Baseball season started this week. Can I just honestly say that I hate baseball season? Well, I do. Sitting on the cold, hard, metal bleachers in the cold/rainy/damp/buggy/too hot/too sunny ballpark with no bathroom is not my idea of a good time. I’d bring a book or my computer, but then I’d be considered unsociable by the other parents…so I sit there making idle chit-chat and cheer “A” when he is up to bat.
But it’s not about me, is it? “A” looooooves baseball and that means that I have to loooooove it too. Or at least pretend that I do. While sitting on the butt-numbing bleachers, I have the opportunity to observe the good, bad and ugly in humanity. You learn a lot about people at kids sporting events. In the past five seasons that “A” has played ball, we’ve seen some crazy stuff, not necessarily from the kids, and that’s why I think this sign should be posted at every baseball field in America.
1. These are kids. Last season, my son’s team made it to one of the final playoff games. It was a very close game and as they got up to bat in the final innings, a woman (the mother of a child on the opposing team) stood behind home plate and heckled the batters until one of the coaches pulled her aside and asked her to stop. You have to ask yourself, what kind of person heckles nine and ten-year old children? Disgraceful.
2. This is a game. It’s supposed to be fun, the kids are supposed to get some exercise and learn how to play together as a team. I’ve seen parents get so self-involved in winning or losing that they completely lose perspective – and often their temper – which results in the kids feeling bad about the game, their skills and themselves.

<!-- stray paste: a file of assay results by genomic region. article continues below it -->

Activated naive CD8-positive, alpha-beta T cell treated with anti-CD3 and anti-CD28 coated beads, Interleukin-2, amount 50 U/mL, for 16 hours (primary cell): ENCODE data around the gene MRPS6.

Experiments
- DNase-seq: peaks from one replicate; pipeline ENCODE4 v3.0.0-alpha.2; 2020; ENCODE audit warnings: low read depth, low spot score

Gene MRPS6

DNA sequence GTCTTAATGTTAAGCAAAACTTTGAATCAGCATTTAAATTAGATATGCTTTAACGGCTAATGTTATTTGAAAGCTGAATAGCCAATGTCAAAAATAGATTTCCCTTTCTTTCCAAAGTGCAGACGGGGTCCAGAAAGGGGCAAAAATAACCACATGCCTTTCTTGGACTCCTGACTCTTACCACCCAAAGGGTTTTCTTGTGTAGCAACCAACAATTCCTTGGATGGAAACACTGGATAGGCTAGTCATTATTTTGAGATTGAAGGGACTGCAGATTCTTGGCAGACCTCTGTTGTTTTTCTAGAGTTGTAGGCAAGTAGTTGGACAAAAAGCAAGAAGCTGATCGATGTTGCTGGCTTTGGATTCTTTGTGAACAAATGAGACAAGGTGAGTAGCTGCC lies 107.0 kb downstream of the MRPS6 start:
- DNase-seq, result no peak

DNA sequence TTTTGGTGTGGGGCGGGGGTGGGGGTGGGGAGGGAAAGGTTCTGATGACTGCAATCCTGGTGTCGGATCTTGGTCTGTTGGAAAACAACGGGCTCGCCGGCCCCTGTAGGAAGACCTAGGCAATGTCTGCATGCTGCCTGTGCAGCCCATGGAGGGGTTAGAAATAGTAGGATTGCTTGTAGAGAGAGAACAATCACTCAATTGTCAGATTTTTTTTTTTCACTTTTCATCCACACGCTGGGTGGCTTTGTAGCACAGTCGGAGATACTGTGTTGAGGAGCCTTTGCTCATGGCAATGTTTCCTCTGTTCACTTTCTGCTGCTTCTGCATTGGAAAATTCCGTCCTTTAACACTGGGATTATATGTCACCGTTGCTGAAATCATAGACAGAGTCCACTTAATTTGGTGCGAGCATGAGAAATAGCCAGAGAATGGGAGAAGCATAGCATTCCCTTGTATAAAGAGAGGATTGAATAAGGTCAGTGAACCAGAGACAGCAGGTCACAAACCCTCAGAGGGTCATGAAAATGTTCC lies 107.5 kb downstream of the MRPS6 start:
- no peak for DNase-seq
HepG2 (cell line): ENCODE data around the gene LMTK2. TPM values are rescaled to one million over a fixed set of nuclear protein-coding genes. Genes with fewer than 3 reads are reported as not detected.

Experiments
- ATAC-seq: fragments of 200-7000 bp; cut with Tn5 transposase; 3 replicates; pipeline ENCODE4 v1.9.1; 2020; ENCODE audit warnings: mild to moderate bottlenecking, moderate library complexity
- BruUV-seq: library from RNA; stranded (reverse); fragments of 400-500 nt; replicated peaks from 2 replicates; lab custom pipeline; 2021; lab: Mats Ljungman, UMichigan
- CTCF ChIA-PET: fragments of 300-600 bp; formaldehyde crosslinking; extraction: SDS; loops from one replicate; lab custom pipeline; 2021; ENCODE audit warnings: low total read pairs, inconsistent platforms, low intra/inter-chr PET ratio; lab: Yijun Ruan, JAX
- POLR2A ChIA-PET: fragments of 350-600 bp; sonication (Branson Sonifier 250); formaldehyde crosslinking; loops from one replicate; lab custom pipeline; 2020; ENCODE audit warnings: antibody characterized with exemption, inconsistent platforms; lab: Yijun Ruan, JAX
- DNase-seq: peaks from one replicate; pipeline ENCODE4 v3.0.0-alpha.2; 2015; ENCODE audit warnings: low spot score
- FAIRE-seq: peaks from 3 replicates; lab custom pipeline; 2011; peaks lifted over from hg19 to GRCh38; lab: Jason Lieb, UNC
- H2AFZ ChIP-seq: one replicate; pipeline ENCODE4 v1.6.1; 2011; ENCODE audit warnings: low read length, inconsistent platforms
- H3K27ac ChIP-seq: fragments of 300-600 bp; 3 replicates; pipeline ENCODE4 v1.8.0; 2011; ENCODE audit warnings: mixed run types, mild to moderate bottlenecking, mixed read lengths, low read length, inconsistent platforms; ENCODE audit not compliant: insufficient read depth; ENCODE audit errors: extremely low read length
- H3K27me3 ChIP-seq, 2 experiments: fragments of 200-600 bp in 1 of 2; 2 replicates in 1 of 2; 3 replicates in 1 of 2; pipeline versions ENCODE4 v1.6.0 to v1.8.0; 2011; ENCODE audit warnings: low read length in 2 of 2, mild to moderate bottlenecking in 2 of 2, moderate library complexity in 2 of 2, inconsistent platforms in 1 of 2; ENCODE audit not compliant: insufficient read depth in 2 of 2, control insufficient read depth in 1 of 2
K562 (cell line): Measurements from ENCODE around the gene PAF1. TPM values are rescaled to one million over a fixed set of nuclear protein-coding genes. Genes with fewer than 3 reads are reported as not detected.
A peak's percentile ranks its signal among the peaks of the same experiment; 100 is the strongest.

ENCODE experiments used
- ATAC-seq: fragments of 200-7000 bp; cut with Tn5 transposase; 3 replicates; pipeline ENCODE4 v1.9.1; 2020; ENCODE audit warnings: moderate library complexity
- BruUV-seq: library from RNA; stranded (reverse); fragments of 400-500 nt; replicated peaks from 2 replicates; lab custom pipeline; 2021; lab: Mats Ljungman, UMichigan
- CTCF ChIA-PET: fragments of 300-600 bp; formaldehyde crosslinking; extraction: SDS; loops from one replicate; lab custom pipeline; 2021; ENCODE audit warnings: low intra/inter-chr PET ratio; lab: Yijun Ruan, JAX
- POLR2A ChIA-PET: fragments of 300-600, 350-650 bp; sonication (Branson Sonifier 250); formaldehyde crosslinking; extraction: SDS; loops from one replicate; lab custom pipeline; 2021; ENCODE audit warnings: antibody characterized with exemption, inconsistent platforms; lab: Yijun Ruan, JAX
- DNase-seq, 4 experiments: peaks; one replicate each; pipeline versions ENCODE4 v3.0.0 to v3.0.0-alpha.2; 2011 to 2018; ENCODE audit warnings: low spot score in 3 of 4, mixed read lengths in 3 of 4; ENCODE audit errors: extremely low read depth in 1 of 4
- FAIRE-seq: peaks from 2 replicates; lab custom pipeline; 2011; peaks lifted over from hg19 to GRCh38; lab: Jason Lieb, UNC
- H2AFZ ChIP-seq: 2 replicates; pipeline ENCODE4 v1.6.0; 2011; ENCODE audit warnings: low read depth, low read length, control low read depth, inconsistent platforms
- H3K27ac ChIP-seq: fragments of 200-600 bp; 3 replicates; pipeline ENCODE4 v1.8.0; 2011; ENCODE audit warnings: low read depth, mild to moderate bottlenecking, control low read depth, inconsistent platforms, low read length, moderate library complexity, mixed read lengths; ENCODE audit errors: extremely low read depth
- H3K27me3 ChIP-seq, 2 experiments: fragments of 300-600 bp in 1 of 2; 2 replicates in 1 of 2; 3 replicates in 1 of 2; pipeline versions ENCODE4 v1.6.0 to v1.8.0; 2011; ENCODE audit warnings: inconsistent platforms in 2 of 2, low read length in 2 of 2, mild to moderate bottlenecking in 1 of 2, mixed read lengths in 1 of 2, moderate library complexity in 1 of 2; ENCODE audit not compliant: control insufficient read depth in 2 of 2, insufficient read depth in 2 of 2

3. Coaches are volunteers. Most often they are parents who work full-time jobs and they give up their evenings and weekends to work with the kids. They bring water, administer first aid and mend wounded egos when the kids strike out. They have to listen to parents who are upset about their kid’s position in the outfield or place in the batting line-up. But not every coach is a great mentor. A few seasons ago, we had a coach who just didn’t care; he wouldn’t show up for games, never called a practice, and, at the final game of the season, told a team of 8-year-olds that they “sucked.” Fortunately, that’s not the norm, but it does happen.
4. Umpires are human. Admittedly, I’ve seen some bad calls, but the ump is the decision maker on the field. Just as in life, sometimes there are some bad decisions that you just have to live with. Better to learn this now than later.
5. You do not play for the (insert your favorite major league ball team here). This is recreational sports for children – not a professional game with multi-million dollar contracts at stake. Don’t take it so seriously.
As a parent, I believe that it’s important for kids to be involved in athletics, but there seems to be some undercurrent of extreme competitiveness that wasn’t there when I was a kid. Instead of just recreational leagues, there are travel teams and triple-A teams that start when the players are in third grade. That’s just 8 years old! The competition to get a coveted spot on one of these teams is fierce – and not just among the kids. When did all this happen…and more importantly, why? Are we grooming our children for college scholarships as early as grade three? And what is the price that the child pays? Sports injuries and physical therapy at 11? Being branded by the other children as “not athletic” if the child doesn’t make the triple-A lacrosse team? Parents are spending hundreds (even thousands) of dollars on equipment and private training and their weekends travelling throughout New England for soccer tournaments – for kids sports!
Even my own son’s schedule during the spring seems a little too much – in my opinion, five days a week is a little excessive for a 10 year-old. But he enjoys playing and I’m glad that after a winter spent indoors, he’s getting outside for some exercise and fresh air. He loves being part of the team and the camaraderie that goes along with it. Those are the things that are important. That’s I want him to take away from his experience and remember about his childhood, because that’s what playing the game is really all about.
Meanwhile…does anyone know where I can get one of those bleacher cushions?